• Organize community service learning projects that pair middle and high school students in community programs or initiatives during the summer to encourage ongoing relationships among students themselves and with their community.
  • Use student ambassadors from the high school to establish personal links, to act as mentors to younger students, and to provide presentations for middle school students and their families.
  • Create e-mail pen pal programs between individual students or between middle and high school classes.
    Develop a visitor program in which students and/or parents can "shadow" a high school student for three periods or a day.
  • During orientation days, plan an eighth-grade treasure hunt through the high school building in which students must locate various rooms and items.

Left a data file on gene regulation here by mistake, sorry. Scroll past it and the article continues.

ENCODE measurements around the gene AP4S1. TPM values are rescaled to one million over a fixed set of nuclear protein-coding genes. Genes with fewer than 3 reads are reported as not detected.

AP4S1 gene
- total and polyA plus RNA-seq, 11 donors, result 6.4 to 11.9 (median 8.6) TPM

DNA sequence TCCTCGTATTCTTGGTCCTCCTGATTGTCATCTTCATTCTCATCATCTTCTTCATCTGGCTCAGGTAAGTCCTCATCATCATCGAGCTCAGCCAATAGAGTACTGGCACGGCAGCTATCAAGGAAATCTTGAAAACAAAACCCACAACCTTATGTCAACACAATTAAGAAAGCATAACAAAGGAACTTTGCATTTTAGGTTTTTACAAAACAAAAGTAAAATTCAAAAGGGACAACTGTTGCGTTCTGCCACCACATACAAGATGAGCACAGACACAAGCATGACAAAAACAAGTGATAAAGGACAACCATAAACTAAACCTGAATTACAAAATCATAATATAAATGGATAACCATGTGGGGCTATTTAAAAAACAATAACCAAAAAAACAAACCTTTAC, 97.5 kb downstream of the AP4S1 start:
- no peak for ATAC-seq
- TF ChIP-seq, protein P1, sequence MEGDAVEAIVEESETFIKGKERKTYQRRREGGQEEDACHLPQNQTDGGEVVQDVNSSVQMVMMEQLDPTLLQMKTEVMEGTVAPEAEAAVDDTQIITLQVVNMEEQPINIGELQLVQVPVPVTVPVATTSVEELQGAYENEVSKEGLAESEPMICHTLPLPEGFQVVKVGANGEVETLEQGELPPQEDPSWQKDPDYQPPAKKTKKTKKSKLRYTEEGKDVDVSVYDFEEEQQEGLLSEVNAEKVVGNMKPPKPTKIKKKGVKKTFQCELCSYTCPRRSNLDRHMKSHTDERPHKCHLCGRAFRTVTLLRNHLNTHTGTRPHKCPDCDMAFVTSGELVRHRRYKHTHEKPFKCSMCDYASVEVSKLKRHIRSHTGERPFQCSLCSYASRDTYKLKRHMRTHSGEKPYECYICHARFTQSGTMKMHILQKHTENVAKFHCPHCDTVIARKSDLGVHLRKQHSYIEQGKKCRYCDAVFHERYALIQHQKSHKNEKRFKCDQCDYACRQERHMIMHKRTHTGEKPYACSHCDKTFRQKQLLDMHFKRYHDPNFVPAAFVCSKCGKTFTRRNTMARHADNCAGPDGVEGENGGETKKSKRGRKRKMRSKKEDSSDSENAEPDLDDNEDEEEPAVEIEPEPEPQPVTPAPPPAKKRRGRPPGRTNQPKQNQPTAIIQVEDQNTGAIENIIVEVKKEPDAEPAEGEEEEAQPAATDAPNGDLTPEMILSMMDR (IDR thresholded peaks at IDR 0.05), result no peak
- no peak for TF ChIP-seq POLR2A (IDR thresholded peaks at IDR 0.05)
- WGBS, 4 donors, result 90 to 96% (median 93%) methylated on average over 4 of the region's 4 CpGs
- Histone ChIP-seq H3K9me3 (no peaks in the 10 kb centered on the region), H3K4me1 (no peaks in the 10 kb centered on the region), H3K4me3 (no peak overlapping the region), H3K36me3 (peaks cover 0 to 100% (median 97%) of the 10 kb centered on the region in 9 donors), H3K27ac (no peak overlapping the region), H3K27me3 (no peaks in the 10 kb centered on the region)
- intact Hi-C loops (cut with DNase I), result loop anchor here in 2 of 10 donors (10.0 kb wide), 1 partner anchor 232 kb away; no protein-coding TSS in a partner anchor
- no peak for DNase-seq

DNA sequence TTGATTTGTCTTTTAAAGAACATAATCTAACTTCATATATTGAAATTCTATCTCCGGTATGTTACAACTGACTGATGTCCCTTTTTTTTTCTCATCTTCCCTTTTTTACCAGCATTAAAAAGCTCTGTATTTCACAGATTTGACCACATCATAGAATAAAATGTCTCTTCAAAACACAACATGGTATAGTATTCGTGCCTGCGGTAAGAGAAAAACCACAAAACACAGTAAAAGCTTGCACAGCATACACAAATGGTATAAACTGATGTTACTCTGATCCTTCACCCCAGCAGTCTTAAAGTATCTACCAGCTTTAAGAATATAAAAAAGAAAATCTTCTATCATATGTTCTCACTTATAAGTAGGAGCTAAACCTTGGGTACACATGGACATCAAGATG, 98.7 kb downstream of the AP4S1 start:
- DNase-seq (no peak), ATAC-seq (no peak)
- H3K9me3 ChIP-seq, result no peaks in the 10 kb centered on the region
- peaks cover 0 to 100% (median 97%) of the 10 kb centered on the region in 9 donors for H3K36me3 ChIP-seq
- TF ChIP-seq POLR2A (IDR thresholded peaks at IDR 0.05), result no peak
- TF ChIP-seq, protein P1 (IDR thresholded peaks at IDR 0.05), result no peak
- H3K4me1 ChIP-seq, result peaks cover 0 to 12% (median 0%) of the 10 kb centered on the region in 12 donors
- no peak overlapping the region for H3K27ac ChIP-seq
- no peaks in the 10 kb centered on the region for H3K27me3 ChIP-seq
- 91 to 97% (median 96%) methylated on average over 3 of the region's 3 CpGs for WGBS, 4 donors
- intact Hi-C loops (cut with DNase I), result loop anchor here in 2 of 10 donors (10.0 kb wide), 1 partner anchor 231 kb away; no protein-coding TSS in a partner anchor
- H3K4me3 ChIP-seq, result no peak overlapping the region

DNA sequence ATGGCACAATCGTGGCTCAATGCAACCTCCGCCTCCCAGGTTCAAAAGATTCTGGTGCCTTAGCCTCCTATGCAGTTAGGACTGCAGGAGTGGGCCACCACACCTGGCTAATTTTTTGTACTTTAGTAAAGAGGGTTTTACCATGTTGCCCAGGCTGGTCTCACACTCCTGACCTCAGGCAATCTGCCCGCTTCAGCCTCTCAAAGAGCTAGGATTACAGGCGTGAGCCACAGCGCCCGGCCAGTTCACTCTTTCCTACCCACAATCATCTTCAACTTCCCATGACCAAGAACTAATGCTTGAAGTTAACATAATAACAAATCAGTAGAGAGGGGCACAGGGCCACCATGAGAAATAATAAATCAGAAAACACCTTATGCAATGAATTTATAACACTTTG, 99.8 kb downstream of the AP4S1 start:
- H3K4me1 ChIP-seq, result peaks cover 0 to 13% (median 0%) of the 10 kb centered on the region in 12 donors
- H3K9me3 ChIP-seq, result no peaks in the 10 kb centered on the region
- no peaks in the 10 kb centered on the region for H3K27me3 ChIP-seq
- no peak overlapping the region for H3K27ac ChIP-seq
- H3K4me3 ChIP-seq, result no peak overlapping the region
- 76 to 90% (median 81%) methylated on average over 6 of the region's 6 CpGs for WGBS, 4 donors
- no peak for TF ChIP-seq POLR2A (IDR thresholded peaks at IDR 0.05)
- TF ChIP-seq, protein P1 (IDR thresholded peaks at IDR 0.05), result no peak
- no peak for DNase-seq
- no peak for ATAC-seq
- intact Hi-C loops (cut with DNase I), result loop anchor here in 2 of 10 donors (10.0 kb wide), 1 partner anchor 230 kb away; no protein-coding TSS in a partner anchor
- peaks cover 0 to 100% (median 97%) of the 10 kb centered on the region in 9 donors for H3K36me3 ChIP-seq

• Practice the high school bell schedule in the eighth grade so that students can experience the length of passing time between classes.
  • Work with teachers and students to develop and present an "Introduction to High School" program for students and parents, which can include video clips, chat groups with current high school students, and a handbook of typical concerns and coping skills.
  • Host Freshman Day, in the summer between eighth and ninth grades, when rising freshmen are invited to spend a full day at the high school. Freshman Day can be hosted by teams of upperclassmen who escort small groups of prospective freshman around the school.
  • Establish an orientation session that meets prior to the start of school in the fall and is designed as a half-credit course to prepare incoming students for their new experience.
  • Provide a transition camp where students are assigned a counselor and go through activities with a team of students to build familiarity with expectations and to begin to build relationships with new peers.